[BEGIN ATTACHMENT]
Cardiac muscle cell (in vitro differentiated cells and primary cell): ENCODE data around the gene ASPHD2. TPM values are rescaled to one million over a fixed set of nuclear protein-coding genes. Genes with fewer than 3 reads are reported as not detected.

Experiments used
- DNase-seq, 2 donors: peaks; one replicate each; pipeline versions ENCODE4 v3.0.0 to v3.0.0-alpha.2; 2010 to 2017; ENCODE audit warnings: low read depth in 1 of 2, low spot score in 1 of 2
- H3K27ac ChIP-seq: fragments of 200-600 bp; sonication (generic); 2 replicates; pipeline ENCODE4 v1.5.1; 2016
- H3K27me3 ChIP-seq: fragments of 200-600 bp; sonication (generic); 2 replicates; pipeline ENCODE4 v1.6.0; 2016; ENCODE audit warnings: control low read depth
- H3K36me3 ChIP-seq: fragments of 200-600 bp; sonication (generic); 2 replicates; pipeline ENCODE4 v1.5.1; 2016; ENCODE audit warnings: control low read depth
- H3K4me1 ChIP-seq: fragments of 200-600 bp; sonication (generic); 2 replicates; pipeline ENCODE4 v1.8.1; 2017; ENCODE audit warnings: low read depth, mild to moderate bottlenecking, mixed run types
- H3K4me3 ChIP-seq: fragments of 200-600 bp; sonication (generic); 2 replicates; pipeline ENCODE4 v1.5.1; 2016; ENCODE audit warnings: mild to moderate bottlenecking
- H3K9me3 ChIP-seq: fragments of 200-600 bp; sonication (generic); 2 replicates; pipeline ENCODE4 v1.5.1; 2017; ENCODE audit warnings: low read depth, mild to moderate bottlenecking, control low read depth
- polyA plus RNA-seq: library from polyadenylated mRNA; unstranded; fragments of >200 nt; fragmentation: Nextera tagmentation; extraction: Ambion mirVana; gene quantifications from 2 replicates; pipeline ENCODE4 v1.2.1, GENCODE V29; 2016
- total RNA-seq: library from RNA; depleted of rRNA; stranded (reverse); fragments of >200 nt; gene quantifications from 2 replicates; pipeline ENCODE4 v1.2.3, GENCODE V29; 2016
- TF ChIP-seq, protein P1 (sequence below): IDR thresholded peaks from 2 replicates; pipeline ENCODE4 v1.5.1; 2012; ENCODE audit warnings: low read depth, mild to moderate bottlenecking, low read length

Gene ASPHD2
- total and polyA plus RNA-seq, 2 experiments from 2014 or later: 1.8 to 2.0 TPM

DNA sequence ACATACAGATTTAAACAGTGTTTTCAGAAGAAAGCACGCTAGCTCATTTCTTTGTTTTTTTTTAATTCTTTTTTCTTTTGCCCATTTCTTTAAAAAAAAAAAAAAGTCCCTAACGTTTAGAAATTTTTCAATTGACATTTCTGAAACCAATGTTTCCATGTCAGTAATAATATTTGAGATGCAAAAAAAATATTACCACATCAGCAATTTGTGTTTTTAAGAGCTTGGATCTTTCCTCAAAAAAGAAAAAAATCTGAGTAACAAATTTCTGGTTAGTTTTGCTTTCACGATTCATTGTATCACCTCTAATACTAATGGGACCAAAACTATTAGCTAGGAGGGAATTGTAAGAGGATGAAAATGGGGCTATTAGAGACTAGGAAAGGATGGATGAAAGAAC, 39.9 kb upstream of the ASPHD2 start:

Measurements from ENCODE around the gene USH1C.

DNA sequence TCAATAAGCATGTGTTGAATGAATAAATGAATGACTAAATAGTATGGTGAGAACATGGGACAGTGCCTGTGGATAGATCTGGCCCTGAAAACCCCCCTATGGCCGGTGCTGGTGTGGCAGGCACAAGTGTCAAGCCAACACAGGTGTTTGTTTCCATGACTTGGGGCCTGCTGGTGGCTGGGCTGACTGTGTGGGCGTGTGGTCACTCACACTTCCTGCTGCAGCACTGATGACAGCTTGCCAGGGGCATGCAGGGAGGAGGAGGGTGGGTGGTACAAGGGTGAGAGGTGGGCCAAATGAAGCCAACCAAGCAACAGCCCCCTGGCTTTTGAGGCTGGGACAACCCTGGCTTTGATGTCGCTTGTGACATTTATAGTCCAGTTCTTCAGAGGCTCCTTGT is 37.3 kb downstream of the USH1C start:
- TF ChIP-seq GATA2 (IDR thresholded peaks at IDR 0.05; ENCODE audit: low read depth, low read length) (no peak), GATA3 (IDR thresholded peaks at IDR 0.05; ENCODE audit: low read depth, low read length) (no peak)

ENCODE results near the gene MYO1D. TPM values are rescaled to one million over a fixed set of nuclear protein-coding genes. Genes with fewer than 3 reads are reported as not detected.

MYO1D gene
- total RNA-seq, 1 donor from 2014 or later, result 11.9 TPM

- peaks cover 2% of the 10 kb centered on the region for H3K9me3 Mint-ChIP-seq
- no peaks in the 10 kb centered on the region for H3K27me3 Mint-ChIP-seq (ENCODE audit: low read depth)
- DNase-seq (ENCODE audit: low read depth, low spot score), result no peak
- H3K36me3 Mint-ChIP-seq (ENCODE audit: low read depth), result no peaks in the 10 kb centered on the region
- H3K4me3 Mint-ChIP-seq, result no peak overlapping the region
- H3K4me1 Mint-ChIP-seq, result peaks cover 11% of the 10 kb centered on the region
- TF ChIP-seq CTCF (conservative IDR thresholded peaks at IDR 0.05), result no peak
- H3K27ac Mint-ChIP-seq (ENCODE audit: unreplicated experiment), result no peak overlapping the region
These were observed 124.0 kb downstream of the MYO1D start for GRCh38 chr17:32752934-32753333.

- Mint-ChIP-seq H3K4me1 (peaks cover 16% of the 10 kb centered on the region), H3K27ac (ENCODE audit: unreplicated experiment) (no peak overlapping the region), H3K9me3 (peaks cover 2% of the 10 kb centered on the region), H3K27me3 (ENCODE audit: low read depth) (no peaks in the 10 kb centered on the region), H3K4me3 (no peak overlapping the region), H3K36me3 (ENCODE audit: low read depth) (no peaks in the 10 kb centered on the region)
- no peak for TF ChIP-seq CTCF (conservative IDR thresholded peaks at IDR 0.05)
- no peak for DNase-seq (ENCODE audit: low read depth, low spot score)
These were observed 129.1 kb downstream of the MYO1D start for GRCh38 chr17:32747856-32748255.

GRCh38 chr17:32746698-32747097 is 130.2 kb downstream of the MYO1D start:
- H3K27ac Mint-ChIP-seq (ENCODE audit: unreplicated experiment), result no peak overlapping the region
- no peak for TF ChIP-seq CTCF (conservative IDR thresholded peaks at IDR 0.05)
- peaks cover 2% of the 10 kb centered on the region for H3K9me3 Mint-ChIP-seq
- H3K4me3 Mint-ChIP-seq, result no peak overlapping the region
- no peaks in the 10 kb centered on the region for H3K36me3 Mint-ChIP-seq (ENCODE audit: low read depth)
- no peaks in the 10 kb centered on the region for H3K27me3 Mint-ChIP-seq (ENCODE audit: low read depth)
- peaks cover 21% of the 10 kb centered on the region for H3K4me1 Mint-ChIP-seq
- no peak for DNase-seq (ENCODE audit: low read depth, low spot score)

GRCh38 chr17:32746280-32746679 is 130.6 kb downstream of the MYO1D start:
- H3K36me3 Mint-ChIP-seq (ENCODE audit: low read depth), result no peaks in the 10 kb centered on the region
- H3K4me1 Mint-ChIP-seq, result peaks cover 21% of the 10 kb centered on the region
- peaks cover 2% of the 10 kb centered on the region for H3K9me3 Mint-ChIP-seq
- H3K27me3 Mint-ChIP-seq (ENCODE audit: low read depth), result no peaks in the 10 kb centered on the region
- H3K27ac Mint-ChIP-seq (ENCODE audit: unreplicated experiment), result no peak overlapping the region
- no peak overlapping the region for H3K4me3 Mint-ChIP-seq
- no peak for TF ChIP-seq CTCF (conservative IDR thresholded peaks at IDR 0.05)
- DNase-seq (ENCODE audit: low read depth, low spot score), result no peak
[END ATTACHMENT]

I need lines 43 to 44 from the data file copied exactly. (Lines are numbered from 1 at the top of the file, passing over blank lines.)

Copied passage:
- no peak for DNase-seq (ENCODE audit: low read depth, low spot score)

GRCh38 chr17:32746280-32746679 is 130.6 kb downstream of the MYO1D start: